In addition, the researchers found that the genetics that increase the risk of ADHD particularly affect genes that are expressed in neurons, especially dopaminergic neurons.
“This is interesting because dopamine plays a role in relation to the reward response in the brain, and because a frequently used form of ADHD medicine works by increasing the concentration of dopamine in different brain regions. Our results indicate that the imbalance in dopamine in the brains of people with ADHD is partly attributable to genetic risk factors,” says Ditte Demontis.
Associated with reduced concentration capacity and short-term memory
ADHD is influenced by many common genetic variants, each of which increases the risk slightly, says the professor.
In fact, with the help of advanced statistical models, the researchers have estimated that there are around 7,300 common genetic variants that increase the risk of ADHD. It is particularly interesting that the vast majority of these variants – 84-98 percent – also have an influence on other mental disorders, e.g. autism, depression, and schizophrenia.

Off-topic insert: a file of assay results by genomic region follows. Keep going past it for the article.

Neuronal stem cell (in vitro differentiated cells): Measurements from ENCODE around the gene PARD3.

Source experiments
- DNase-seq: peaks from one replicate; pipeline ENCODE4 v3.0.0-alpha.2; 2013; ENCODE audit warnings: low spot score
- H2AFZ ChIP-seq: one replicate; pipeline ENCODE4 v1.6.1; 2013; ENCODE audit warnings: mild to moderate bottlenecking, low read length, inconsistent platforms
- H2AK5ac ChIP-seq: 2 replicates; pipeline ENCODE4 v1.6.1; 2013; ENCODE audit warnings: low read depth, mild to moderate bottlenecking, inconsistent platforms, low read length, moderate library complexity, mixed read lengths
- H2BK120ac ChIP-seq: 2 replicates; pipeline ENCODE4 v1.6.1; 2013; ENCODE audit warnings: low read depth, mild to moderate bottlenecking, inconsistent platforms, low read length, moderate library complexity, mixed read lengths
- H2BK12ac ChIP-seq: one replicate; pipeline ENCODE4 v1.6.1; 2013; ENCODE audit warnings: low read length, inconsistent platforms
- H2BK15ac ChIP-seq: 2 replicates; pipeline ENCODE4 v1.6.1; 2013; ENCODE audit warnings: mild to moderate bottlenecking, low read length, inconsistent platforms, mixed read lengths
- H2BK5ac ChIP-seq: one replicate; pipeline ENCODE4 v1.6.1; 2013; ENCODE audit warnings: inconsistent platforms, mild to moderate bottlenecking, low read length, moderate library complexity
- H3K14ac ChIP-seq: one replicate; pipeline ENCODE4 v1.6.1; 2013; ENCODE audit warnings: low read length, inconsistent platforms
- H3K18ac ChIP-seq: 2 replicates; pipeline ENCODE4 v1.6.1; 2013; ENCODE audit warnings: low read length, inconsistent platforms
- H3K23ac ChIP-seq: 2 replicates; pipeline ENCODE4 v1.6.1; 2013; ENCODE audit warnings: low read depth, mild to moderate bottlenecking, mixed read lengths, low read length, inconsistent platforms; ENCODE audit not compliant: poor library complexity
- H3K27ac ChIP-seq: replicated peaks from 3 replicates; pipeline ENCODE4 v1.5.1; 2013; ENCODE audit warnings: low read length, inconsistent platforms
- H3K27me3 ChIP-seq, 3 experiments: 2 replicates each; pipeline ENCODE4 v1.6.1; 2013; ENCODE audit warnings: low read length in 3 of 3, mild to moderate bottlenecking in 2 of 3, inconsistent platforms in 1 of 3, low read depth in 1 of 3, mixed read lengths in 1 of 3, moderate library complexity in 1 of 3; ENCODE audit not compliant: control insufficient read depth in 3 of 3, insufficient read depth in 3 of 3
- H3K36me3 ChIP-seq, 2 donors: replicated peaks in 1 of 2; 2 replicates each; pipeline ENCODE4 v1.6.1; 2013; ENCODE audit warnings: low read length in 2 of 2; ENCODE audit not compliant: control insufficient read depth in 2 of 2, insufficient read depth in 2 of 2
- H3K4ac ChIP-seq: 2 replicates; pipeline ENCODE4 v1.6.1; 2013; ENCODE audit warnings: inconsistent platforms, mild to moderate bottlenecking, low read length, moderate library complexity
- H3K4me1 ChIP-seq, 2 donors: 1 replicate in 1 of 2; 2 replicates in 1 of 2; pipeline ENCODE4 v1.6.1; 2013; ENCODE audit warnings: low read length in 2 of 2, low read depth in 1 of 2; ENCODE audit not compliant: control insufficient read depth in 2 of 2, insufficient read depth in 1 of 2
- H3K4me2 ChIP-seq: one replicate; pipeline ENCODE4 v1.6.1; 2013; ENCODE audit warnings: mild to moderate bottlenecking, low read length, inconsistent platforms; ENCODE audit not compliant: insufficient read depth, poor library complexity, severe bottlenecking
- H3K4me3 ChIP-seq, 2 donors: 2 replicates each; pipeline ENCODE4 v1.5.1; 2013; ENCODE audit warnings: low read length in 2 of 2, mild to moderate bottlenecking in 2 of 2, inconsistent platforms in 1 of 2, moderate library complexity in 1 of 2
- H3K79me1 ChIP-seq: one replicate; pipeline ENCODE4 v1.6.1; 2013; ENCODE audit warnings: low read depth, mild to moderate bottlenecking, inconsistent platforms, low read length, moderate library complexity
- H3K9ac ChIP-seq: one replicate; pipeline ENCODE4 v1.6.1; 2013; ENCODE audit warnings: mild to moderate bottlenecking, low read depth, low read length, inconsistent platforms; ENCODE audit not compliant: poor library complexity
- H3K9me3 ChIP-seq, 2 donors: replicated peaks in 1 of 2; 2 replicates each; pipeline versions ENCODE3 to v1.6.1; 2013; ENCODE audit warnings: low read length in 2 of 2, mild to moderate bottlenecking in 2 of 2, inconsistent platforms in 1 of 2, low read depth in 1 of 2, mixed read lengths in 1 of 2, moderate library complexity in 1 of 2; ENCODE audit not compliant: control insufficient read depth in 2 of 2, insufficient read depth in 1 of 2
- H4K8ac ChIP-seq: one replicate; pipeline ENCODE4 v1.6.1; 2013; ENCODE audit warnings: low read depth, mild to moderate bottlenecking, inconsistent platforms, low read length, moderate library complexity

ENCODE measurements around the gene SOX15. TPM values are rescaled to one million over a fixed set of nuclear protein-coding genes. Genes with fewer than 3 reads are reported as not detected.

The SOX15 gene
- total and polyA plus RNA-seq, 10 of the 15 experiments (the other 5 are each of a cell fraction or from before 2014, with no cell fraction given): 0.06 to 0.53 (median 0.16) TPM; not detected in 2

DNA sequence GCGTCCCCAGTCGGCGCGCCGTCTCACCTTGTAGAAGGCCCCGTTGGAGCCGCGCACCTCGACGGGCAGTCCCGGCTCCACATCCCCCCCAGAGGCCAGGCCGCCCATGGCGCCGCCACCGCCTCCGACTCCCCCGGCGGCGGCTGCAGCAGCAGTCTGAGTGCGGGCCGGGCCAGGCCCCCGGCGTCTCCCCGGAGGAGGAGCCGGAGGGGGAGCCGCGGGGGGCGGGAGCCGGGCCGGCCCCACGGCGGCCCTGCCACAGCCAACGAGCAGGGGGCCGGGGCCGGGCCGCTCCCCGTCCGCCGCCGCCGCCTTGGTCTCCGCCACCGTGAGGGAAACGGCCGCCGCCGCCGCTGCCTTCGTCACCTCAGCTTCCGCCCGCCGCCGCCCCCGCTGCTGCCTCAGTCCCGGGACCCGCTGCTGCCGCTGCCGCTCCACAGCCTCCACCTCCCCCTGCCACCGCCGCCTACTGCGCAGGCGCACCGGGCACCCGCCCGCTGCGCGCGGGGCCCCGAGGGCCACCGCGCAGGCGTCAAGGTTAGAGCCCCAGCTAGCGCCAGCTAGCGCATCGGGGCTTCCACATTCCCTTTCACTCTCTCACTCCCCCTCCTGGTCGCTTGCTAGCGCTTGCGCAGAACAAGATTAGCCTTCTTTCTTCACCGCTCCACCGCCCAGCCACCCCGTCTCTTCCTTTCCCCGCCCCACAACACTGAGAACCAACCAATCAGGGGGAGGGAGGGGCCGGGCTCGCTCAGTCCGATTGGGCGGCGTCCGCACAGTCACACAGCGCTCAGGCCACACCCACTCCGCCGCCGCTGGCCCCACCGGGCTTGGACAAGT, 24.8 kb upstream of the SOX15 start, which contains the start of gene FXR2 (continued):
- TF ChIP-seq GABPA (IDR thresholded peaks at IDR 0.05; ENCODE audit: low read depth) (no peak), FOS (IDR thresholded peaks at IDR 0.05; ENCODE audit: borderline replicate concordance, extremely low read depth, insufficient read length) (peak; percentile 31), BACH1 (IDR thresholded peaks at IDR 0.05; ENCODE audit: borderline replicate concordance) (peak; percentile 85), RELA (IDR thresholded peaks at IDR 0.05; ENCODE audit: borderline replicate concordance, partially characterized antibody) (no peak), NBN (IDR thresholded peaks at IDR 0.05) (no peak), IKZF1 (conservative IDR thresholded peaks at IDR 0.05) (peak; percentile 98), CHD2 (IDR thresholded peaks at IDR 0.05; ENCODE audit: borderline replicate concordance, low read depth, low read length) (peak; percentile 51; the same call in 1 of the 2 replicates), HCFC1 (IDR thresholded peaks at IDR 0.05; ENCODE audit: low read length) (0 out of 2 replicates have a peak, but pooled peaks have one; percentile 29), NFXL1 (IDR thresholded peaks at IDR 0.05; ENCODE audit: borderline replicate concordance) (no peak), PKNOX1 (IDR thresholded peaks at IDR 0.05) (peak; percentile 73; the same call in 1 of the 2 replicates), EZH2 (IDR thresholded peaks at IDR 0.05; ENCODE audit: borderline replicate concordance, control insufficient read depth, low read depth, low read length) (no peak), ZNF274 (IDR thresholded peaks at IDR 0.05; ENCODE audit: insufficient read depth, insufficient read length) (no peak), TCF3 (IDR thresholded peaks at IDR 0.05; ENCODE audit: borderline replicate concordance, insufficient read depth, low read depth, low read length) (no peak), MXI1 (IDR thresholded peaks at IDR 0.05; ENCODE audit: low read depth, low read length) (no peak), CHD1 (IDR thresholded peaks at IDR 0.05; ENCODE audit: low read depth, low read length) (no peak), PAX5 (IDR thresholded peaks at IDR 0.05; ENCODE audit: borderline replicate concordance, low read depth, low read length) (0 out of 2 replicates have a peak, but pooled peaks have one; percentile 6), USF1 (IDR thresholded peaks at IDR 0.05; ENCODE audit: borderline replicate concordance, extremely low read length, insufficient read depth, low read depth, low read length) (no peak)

It has previously been shown that risk variants for ADHD can affect a person’s cognitive abilities.
To investigate this further, the researchers analyzed data from an independent dataset, consisting of 4,973 people who had undergone extensive neuro-cognitive tests. By using information from the new study about which variants increase the risk of ADHD, they found in the independent data set that an increased load of ADHD risk variants in the genome of an individual is associated with reduced reading and mathematical abilities, reduced attention and reduced short-term memory.
“The results increase our knowledge of the biological mechanisms underlying ADHD, and they point to specific genes, tissues and cell types involved in ADHD. This knowledge can be used as a starting point for further studies of the disease mechanisms and identification of new drug targets,” explains Ditte Demontis.
And the study must be followed up, she emphasizes.